Throwback Thursday/Flashback Friday – Pork Dishes Filipino & Thai style 

Today’s first Throwback Thursday and Flashback Friday post of 2017 is a double duo, filled with cultural and food experiences that I can identify with – Pork. 

Although pork is forbidden in some cultures, it is also one of the most popular types of meat in eastern Asia especially in the Philippines and Thailand. 

Pork, the product of the pig comes in a variety of forms and there are many ways of preparing them for consumption. 

In the New Year, one of the lucky foods to consume is pork because the pork is said to be rotund, which signifies prosperity. Since it is derived from the pig, the animal itself “roots forward” symbolizing progress.  Not only pork brings good luck it is also healthy. 

Health Benefits of consuming pork include: 

– Protein for growing and maintaining muscle

So, given this information for the occasion I decided to turn back time to several posts here as well as my own experiences to attempt a healthier yet authentic version of the Filipino adobo and Thai grilled pork (moo ping).  Better yet the cost to make both of these dishes was under $10 and it serves 4 people plus leftovers. 

Pork Belly Adobo

The pork belly was sliced and marinated in 4 tablespoons of soy sauce, 4 tablespoons of tamarind sauce, 4 tablespoons of datu puti, garlic, onions, ginger and bay leaves. The only addition added was star anise. The dish was marinated for 3-3.5 hours at room temperature.  The dish was prepared as described in one of my earliest post: Chicken Thigh Adobo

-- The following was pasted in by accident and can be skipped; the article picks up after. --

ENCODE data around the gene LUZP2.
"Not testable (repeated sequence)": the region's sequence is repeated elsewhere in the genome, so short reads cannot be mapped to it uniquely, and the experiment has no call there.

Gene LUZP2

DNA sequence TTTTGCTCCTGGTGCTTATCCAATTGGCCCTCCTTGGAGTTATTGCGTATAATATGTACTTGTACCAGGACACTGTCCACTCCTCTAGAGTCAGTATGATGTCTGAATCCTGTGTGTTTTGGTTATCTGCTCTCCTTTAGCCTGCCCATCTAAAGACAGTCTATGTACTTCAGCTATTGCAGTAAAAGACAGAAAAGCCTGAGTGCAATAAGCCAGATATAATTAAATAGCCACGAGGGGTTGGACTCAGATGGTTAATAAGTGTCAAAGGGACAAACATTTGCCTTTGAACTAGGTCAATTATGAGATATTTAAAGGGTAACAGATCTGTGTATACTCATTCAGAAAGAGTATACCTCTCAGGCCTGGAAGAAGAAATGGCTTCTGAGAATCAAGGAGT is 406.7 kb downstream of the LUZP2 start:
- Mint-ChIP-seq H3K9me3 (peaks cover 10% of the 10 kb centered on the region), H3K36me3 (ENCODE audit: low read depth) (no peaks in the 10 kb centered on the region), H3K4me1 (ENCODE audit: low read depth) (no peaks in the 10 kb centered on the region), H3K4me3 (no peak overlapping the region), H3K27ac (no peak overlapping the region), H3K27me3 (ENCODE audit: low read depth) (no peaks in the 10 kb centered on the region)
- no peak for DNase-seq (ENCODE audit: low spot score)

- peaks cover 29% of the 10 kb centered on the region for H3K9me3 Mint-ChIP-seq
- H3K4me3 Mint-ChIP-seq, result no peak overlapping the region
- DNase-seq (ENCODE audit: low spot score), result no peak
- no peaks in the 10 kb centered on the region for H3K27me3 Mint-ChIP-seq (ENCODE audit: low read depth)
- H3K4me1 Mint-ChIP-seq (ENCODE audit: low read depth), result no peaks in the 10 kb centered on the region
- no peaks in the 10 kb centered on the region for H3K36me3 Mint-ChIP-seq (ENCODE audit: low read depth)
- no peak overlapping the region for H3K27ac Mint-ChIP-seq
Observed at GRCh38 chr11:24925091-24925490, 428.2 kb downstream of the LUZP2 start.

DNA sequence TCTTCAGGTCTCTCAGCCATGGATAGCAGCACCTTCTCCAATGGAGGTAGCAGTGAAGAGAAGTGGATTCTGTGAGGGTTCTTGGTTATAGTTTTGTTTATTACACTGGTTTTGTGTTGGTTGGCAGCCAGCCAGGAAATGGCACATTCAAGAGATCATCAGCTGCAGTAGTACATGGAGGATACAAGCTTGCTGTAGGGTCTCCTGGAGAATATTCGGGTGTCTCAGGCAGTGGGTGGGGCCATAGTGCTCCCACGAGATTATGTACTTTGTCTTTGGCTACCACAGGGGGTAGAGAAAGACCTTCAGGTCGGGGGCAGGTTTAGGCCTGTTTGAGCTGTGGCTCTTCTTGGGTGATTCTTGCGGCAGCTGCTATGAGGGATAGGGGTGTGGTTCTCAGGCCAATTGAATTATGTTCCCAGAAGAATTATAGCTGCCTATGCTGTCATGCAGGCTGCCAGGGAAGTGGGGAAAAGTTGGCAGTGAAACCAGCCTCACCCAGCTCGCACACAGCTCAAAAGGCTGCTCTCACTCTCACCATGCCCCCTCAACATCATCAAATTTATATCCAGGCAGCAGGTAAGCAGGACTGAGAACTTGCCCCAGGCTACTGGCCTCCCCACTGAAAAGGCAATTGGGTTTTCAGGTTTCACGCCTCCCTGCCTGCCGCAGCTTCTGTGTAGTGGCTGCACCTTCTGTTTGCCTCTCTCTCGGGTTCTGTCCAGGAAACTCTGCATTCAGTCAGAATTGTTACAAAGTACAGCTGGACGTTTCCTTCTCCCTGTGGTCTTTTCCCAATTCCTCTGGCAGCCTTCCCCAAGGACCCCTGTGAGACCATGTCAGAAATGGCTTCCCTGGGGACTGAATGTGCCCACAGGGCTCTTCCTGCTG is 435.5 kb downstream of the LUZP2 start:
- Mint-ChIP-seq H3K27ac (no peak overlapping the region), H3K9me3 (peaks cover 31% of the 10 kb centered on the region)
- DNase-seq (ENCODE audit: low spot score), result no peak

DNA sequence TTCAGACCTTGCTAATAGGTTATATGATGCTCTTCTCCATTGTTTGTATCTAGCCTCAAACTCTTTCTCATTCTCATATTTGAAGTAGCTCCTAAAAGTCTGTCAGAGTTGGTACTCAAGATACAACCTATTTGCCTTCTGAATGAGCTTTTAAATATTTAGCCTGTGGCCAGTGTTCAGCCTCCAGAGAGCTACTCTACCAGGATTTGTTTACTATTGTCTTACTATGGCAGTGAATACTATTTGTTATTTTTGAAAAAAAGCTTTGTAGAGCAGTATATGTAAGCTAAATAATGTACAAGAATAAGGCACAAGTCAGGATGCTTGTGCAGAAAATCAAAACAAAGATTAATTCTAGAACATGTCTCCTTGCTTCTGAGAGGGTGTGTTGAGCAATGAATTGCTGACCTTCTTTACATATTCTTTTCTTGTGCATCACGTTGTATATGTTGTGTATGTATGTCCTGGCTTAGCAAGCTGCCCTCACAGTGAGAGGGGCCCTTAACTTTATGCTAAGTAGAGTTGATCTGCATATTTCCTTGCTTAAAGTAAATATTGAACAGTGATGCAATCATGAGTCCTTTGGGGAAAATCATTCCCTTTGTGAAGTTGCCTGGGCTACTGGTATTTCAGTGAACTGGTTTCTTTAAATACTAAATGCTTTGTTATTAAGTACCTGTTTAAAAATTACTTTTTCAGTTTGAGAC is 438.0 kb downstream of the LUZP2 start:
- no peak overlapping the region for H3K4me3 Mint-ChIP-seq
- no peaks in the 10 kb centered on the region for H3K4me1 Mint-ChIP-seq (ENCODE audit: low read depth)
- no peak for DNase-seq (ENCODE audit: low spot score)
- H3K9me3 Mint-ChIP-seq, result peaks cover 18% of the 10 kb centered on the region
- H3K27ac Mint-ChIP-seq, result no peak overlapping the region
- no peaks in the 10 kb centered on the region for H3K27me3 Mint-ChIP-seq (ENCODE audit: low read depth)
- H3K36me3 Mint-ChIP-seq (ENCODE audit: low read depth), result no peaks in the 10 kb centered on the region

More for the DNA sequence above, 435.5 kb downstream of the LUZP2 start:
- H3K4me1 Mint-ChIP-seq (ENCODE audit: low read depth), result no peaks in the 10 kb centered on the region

Moo Ping – Thai grilled pork

One of father’s favorite Thai dishes is moo ping, translated in Thai for grilled pork. Inspired by one of the best pork dishes at Ayada, I attempted to replicate the dish while keeping it healthy. 

Pork shoulder was sliced and marinated in garlic, cilantro, fish sauce, soy sauce and sugar for 3-4 hours prior to grilling. Normally this dish is prepared in skewers. 

So today we covered a throwback recipe and a flashback dish at a restaurant to make two lucky cultural pork dishes for the New Year. Hopefully this double duo will help Tablespoonsandteaspoons progress to bigger and better 2017. Cheers! 

Meatless Monday/Traditional Tuesday – Sautéed Black Eyed Peas and Spinach 

Welcome to Tablespoonsandteaspoons first Meatless Monday post of 2017. As part of this week’s game plan, we will be exploring what is considered lucky New Year’s foods that is also beneficial for one’s health.  To start the year off, we will be working on another 5-ingredient dish that consists of two lucky foods that are also healthy: Black Eyed Peas and spinach. 
Black eyed Peas – are the creamed colored bean with a black speckle on it almost resembling an eyeball. Consumption of this bean is considered good luck according to a Southern food tradition.  For New Years, eating black eyed peas symbolizes coins, which brings in good luck and prosperity for the year. 

Consumption of black eyed peas also has several health benefits including: 

  • Improving digestion and preventing constipation due to its high dietary fiber content
  • May prevent anemia due to its high folate content, which is partly responsible to producing red blood cells